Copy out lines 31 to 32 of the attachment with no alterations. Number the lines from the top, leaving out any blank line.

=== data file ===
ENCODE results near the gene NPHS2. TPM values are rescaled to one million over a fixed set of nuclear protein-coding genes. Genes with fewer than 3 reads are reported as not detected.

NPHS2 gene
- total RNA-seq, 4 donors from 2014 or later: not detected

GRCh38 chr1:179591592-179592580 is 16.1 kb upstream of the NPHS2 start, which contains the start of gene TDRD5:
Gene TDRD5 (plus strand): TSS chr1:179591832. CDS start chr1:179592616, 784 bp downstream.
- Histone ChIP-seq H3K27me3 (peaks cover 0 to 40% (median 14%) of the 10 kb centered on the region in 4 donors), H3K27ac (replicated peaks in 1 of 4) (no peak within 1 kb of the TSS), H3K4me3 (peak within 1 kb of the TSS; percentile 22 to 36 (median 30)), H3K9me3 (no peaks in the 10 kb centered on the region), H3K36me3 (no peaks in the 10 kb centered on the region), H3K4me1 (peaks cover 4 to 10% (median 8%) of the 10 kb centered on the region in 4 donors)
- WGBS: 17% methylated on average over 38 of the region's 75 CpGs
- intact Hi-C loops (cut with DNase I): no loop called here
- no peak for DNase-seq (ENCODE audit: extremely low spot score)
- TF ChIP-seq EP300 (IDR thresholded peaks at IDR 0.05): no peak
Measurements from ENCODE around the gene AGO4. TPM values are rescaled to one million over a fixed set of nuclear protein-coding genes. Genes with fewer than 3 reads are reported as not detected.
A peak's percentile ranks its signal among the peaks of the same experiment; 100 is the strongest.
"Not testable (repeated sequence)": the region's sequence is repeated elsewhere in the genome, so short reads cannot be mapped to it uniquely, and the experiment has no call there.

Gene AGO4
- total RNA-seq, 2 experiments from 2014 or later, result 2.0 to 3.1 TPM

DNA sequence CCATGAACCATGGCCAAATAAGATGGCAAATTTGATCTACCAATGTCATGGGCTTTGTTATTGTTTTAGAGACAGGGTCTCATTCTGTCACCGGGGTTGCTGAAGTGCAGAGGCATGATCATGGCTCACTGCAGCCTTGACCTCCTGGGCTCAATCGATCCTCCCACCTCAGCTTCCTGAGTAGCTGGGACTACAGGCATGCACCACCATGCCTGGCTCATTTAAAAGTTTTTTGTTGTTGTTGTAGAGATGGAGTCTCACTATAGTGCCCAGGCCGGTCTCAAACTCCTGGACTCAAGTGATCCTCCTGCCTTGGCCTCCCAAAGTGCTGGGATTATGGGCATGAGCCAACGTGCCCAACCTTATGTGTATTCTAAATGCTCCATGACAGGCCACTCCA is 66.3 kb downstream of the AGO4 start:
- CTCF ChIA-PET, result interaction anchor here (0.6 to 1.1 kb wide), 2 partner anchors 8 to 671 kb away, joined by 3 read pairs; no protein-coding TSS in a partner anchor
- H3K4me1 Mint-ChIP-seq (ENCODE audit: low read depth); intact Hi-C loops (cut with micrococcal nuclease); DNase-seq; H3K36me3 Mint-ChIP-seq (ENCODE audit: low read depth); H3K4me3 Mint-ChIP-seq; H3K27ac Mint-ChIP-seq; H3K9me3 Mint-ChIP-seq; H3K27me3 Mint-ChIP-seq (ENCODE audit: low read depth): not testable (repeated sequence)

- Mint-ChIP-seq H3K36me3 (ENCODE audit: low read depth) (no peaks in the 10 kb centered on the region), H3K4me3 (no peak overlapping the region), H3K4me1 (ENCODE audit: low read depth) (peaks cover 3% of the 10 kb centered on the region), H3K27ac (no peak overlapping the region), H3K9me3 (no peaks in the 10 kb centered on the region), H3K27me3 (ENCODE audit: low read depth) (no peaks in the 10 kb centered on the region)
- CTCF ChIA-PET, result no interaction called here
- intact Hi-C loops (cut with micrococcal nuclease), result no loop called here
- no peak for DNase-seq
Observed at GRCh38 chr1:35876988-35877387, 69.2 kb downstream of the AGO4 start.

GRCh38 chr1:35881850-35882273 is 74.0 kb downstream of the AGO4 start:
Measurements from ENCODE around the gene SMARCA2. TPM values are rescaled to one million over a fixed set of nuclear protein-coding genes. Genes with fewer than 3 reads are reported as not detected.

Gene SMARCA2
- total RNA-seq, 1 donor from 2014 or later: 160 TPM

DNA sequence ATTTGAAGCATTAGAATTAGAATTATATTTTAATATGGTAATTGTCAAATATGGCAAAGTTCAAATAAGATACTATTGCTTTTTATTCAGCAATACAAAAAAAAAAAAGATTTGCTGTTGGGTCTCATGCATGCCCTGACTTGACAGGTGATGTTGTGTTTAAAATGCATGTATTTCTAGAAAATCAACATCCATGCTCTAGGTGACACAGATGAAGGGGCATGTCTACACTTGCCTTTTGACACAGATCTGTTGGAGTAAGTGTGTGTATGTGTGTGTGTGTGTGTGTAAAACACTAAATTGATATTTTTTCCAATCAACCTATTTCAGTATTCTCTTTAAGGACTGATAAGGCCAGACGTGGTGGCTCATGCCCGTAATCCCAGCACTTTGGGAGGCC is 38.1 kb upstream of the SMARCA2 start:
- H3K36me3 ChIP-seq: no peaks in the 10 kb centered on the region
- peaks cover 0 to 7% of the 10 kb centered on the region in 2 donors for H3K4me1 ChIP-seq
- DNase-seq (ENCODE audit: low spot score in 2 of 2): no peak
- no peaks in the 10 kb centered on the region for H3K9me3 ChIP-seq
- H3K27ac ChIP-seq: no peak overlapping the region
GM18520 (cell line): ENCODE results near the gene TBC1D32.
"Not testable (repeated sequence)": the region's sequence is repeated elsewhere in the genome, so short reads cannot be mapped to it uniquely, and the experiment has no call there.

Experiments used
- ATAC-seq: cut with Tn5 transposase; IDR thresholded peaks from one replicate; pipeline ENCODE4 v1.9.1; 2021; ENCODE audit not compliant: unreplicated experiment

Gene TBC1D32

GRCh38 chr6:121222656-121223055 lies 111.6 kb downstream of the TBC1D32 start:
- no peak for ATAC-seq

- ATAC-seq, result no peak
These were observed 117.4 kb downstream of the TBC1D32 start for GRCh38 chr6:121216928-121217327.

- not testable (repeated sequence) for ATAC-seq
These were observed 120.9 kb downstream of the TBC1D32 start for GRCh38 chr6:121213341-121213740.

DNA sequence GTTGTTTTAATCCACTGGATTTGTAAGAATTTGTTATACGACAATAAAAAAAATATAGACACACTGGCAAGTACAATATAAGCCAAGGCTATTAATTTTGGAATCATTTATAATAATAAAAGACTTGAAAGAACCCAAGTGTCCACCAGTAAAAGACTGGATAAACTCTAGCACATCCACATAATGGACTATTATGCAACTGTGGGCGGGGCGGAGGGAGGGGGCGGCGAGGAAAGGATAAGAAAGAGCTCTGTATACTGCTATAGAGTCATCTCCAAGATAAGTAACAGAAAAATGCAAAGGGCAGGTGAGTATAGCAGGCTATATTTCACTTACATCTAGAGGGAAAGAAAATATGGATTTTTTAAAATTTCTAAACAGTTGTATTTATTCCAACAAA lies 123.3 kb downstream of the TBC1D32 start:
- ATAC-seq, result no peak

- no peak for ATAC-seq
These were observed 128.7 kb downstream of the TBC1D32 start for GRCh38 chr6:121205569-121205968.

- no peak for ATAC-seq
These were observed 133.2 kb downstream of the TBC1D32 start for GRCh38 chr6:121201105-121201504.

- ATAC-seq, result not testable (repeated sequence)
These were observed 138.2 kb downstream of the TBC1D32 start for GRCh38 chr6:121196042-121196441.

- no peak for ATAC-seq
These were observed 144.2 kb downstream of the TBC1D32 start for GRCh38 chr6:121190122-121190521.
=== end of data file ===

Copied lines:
- DNase-seq (ENCODE audit: low spot score in 2 of 2): no peak
- no peaks in the 10 kb centered on the region for H3K9me3 ChIP-seq